The Packaging Act has entered into force: Less packaging – more transparency and recycling

Note: This text is from the archive.
Published on:
Sequence number: No. 006/19
Topic: Circular Economy
Publisher: Federal Ministry for the Environment, Nature Conservation and Nuclear Safety
Minister: Svenja Schulze
Term of office: 14.03.2018 - 08.12.2021
19th Leg. period: 14.03.2018 - 08.12.2021
As of 1 January 2019, far reaching new rules apply to the disposal of packaging in Germany. Considerably more packaging must be recycled.

As of 1 January 2019, far reaching new rules apply to the disposal of packaging in Germany. Considerably more packaging must be recycled. New standards define to what extent different types of packaging are actually suitable for recycling. In addition, provisions ensure that all businesses using packaging also pay for their collection and recycling. The new Packaging Act supplies the basis for all this. A key element of the legislation is the new Central Packaging Registry LUCID. Using LUCID, every citizen can check the extent to which manufacturers fulfil their product responsibility.

In Germany, product responsibility for packaging was introduced in 1993. It means that anyone putting goods into packaging or importing packaged goods to Germany also has to pay for disposal of the packaging. In the area of packaging that ends up as household waste, this payment is collected as licence fees paid to what is known as dual system providers, companies that organise recycling. However, numerous businesses did not fulfil their duties. Because of this, no financial incentive existed to forego superfluous packaging.

Federal Environment Minister Svenja Schulze stated: "We want industry to really contemplate what packaging is necessary and what environmentally friendly materials could be used. This works especially well when environmentally harmful behaviour is expensive and environmentally friendly behaviour is being rewarded. This was the starting point for the new Packaging Act. Less packaging, but more recyclable – that is our goal."

A great innovation introduced by the Packaging Act is the Central Packaging Registry foundation, which began operating as an official body at the beginning of the year. The registry’s aim is to improve transparency and control of both the use and the disposal of packaging. Federal Environment Minister Svenja Schulze explained: "Environmentally conscious people who sort their waste must be assured that the packaging is actually being recycled. That is the only viable way to build people’s trust in our recycling system. The Central Registry is a key element in this."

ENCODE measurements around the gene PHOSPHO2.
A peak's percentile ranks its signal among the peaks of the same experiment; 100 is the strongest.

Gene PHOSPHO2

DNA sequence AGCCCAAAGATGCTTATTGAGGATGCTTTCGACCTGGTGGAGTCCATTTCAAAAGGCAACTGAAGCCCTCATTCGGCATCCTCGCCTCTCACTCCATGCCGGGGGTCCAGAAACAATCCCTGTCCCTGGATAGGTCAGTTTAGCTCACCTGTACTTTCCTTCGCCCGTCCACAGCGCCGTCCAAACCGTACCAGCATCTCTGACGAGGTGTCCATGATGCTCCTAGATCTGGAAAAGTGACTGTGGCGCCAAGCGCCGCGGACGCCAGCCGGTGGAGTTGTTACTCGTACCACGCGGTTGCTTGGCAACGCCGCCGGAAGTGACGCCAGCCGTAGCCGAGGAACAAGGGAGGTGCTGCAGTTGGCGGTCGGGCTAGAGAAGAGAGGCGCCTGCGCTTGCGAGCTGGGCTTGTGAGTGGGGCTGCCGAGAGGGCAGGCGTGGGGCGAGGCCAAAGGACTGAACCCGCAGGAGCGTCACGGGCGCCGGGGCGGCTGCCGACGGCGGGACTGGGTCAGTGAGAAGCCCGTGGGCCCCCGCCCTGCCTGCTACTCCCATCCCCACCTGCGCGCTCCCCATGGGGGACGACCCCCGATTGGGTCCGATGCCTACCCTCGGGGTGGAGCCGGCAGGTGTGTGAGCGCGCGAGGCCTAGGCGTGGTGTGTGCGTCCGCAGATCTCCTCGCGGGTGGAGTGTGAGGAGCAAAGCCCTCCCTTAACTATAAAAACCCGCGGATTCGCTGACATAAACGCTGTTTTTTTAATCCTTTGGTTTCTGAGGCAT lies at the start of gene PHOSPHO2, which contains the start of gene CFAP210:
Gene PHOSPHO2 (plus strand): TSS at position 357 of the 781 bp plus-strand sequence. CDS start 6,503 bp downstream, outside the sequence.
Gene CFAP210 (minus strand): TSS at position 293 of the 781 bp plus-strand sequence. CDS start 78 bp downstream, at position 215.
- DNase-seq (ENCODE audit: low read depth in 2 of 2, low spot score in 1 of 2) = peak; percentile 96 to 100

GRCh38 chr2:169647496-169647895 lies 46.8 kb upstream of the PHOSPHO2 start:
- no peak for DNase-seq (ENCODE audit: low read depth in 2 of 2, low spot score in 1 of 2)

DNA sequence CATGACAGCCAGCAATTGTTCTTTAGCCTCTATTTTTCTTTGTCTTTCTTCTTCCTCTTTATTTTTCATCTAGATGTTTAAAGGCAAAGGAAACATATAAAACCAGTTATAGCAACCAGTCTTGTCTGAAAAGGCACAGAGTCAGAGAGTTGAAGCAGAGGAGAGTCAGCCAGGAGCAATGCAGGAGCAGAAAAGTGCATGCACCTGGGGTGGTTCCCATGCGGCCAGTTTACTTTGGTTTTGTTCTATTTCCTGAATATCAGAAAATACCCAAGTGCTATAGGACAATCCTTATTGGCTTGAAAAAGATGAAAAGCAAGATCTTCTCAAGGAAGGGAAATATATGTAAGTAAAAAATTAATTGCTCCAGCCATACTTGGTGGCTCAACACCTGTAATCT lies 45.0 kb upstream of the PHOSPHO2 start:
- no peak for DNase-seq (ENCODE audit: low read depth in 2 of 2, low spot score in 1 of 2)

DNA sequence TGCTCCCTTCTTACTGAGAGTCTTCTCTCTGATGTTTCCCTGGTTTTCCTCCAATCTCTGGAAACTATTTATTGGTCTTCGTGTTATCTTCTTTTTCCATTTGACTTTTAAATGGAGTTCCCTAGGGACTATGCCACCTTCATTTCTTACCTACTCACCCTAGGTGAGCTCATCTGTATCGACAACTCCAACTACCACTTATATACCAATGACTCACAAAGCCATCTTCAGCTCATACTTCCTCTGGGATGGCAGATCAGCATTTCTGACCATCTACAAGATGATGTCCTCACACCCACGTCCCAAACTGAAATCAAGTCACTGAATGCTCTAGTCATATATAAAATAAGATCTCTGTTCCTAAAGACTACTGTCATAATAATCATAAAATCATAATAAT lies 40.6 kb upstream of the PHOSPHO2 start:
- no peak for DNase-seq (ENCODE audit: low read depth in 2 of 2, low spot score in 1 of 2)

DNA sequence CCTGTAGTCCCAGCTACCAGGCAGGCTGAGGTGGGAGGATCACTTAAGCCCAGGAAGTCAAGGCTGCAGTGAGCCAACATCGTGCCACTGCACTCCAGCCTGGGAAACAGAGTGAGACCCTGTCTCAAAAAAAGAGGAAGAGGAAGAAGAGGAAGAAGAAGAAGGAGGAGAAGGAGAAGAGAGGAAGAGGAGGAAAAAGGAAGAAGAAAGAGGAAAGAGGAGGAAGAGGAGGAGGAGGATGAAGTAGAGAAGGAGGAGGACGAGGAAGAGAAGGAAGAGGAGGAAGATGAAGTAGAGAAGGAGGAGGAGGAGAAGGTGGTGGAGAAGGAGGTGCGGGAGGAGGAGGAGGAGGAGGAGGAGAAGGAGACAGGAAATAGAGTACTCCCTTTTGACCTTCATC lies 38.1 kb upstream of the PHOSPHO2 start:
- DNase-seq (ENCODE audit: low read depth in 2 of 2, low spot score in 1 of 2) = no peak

The Central Packaging Registry functions roughly as follows: Any business using packaging and packaging goods has to enrol in the registry; the business name and all of its brands will then be published. In addition, the business must provide information about the quantity of packaging destined to become household waste that it will use and sell or put into commercial circulation. The Central Registry will compare these data with the data provided by the dual system providers on the quantity of recycled packaging. It will then become public knowledge which businesses are fulfilling their financial product responsibility and thus ensuring that targeted recycling quotas can be met.

"We started the registry already in August 2018 on a private law basis as we were aware of the numerous copycats," Gunda Rachut, board member of the foundation Central Packaging Registry, reports of the initial implementation of the foundation. "The high number of enquiries coming from people putting packaging on the market for the first time with no knowledge about product responsibility confirmed to us the necessity of the measure and the Packaging Act. Currently more than 130,000 businesses have signed on to the Central Packaging Registry LUCID," Gunda Rachut continues, "That makes 70,000 more businesses registered than was the case with the dual system providers – a really good start."

In addition, new standards have been developed for the packaging registry. These include a catalogue of packagings for which system participation is mandatory and a guide on assessing the recyclability of packaging. The latter supports dual system providers in also considering ecological aspects when calculating their licence fees. Gunda Rachut commented: “These standards ensure high quality, from packaging design all the way to recycling. At the same time, they provide those obliged to participate with a reliable legal framework, which makes it much easier for them to see what their duties are. This combination of transparency, high standards and efficient control will allow us to reach the goal of the Packaging Act.”


Businesses can register on the website of the Zentrale Stelle Verpackungsregister (ZSVR, Central Packaging Registry). Businesses required to participate must use the portal to register their reference data and their brands. The process is very simple and takes approximately 10 to 15 minutes to complete. The company and brand names of businesses registered are publicly accessible via the Central Packaging Registry LUCID. This means that not only the central registry but also consumers and businesses will be in a position to check on how manufacturers, retailers and importers live up to their responsibilities. 

14.01.2019 | Press release No. 006/19 | Circular Economy
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